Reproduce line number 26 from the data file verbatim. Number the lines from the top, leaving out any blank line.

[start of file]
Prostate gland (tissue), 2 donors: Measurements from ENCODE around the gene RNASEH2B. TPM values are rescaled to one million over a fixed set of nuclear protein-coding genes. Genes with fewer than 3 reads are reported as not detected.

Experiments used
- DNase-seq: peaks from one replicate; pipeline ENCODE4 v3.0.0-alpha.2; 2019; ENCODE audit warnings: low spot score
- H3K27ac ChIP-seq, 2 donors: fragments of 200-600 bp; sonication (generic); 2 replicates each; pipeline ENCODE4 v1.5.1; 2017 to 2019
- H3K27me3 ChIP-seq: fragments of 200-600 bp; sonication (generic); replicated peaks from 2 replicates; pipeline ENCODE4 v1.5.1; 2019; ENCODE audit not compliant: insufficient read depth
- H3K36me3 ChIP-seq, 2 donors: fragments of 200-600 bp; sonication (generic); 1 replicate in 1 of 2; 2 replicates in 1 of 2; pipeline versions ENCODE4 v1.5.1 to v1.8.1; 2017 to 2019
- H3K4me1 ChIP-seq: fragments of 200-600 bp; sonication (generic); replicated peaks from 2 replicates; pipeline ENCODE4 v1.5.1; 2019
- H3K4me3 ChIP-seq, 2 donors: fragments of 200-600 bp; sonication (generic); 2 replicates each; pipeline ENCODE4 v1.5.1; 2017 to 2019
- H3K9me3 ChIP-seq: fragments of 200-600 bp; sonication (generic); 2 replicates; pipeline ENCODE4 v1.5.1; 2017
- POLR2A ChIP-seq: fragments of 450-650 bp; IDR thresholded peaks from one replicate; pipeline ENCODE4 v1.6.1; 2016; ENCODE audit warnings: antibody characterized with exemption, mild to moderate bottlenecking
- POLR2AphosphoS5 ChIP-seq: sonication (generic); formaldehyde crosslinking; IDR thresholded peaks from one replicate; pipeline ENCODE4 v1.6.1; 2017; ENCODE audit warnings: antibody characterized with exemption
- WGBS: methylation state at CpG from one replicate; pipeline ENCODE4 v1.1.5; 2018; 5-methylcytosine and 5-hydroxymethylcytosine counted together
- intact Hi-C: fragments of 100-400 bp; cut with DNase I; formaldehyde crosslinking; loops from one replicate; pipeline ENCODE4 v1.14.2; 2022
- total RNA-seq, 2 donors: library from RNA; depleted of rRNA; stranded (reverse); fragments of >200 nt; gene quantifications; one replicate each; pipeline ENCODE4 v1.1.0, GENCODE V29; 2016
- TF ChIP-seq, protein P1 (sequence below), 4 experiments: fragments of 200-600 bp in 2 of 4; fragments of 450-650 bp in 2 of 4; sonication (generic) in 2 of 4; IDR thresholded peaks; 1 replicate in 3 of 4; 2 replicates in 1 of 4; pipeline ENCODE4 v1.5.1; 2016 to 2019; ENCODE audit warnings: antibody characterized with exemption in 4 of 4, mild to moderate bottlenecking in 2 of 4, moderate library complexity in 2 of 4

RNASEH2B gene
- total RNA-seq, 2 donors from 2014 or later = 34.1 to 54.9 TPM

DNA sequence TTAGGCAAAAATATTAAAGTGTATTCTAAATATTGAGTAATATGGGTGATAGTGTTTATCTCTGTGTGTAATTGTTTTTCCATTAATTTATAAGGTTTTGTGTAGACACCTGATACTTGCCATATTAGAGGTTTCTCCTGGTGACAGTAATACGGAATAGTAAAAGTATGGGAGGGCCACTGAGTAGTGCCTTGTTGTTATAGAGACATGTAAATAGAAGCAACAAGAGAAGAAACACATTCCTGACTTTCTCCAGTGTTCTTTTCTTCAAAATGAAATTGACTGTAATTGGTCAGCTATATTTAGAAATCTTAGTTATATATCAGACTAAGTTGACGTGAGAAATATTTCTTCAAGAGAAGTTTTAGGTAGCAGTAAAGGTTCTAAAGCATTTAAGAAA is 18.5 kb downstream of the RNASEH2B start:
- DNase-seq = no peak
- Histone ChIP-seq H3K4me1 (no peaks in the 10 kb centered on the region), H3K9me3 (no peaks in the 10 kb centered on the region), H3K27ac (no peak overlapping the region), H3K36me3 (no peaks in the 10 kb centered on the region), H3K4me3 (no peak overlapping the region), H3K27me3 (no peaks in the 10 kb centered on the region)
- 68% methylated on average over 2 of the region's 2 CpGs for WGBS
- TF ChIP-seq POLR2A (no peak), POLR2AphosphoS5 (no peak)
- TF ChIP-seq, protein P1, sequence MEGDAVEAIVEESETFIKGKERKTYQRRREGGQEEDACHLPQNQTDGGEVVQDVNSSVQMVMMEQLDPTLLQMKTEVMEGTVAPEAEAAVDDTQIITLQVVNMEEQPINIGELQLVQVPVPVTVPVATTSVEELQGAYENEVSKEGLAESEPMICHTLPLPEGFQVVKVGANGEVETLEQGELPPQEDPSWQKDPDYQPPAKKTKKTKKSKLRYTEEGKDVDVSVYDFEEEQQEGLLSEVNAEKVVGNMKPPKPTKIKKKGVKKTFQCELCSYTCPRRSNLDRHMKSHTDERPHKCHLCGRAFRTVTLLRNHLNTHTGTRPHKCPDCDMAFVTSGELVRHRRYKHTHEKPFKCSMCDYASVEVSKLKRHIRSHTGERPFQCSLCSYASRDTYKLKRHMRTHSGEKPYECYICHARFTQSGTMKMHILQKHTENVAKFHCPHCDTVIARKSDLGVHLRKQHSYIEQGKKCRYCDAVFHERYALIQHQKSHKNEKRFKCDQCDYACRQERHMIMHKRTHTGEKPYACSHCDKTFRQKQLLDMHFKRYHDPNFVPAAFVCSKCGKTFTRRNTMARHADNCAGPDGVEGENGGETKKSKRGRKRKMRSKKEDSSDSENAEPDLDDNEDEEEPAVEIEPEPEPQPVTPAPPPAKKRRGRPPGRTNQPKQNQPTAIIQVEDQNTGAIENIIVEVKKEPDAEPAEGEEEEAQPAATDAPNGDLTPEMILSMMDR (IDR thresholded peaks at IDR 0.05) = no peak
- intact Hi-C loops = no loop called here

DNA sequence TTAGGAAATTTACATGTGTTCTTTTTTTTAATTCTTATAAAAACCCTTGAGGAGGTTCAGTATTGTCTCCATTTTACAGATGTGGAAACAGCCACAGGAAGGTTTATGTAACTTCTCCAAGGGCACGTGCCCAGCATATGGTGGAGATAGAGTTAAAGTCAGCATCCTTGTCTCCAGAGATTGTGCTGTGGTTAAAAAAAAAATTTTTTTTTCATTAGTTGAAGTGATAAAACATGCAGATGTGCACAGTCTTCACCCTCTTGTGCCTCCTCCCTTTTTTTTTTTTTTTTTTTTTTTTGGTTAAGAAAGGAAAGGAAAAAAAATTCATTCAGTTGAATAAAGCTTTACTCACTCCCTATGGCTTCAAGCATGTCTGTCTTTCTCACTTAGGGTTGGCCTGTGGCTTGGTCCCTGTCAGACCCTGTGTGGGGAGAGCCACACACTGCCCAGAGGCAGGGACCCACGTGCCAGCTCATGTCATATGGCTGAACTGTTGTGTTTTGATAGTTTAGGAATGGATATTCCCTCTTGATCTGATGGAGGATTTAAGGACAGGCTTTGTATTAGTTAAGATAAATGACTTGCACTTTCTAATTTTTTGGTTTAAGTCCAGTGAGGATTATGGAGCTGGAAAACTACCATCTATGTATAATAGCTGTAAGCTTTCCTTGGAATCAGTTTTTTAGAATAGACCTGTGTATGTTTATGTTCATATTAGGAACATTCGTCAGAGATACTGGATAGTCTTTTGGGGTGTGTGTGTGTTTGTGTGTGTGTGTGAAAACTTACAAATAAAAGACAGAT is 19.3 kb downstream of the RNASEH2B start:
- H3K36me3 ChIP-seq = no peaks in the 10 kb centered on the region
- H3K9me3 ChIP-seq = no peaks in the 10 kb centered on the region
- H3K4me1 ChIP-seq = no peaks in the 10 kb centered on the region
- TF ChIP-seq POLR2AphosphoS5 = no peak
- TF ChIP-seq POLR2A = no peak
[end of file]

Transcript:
- H3K36me3 ChIP-seq = no peaks in the 10 kb centered on the region